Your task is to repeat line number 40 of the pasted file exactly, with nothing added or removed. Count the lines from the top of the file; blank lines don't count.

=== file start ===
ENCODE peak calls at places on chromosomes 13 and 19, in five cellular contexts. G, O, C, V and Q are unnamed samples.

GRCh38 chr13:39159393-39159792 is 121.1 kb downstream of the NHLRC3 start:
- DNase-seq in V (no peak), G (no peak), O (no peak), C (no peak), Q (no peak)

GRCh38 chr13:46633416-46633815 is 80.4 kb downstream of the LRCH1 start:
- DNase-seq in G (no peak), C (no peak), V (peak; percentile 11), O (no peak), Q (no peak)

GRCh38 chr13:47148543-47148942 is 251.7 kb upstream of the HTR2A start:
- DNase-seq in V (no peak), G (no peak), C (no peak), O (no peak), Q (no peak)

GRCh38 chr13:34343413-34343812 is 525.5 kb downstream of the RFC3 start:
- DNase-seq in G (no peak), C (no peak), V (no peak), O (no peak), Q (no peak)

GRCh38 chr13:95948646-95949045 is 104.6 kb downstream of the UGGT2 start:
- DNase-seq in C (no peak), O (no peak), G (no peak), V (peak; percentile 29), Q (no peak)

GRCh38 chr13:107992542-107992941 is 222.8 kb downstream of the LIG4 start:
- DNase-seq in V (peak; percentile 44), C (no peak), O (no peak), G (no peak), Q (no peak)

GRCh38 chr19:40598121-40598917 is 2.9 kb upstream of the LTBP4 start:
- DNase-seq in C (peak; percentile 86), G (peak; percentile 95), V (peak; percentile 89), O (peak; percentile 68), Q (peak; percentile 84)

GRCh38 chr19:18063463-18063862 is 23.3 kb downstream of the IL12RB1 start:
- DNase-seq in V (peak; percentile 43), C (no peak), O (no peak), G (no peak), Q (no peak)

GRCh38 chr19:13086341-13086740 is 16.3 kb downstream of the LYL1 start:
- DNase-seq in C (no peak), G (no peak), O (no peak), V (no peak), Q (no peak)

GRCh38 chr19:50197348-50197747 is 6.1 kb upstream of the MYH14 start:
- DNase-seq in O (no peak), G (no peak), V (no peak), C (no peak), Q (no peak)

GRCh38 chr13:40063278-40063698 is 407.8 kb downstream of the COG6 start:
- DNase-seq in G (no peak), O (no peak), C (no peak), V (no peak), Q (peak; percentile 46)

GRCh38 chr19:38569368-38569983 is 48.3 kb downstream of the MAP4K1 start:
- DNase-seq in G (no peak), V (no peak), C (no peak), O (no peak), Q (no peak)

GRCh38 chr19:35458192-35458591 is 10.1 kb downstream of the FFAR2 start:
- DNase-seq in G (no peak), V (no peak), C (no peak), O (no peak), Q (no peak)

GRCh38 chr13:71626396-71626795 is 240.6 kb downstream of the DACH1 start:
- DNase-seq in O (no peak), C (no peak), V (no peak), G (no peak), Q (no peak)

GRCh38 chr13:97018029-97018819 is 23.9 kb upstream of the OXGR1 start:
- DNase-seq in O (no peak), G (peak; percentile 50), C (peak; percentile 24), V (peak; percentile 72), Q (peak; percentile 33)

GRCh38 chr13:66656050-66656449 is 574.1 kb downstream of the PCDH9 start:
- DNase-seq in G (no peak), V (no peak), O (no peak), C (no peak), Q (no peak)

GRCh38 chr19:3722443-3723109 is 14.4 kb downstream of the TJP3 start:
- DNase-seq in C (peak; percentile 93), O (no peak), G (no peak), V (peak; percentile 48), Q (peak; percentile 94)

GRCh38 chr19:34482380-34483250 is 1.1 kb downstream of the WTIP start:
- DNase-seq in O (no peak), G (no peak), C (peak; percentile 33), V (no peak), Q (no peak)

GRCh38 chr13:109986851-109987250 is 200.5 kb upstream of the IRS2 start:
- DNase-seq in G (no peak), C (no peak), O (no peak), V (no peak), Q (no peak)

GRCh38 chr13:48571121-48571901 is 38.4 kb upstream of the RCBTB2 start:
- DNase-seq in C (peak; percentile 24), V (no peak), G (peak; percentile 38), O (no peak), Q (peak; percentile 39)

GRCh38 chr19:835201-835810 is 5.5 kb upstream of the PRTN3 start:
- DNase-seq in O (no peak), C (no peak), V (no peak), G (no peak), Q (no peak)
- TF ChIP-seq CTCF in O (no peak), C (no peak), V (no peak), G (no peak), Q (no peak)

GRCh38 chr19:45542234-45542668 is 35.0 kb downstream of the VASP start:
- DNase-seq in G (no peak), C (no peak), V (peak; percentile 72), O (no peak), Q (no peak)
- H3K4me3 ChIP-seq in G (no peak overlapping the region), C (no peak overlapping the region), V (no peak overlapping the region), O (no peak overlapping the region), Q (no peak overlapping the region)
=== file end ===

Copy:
GRCh38 chr13:48571121-48571901 is 38.4 kb upstream of the RCBTB2 start: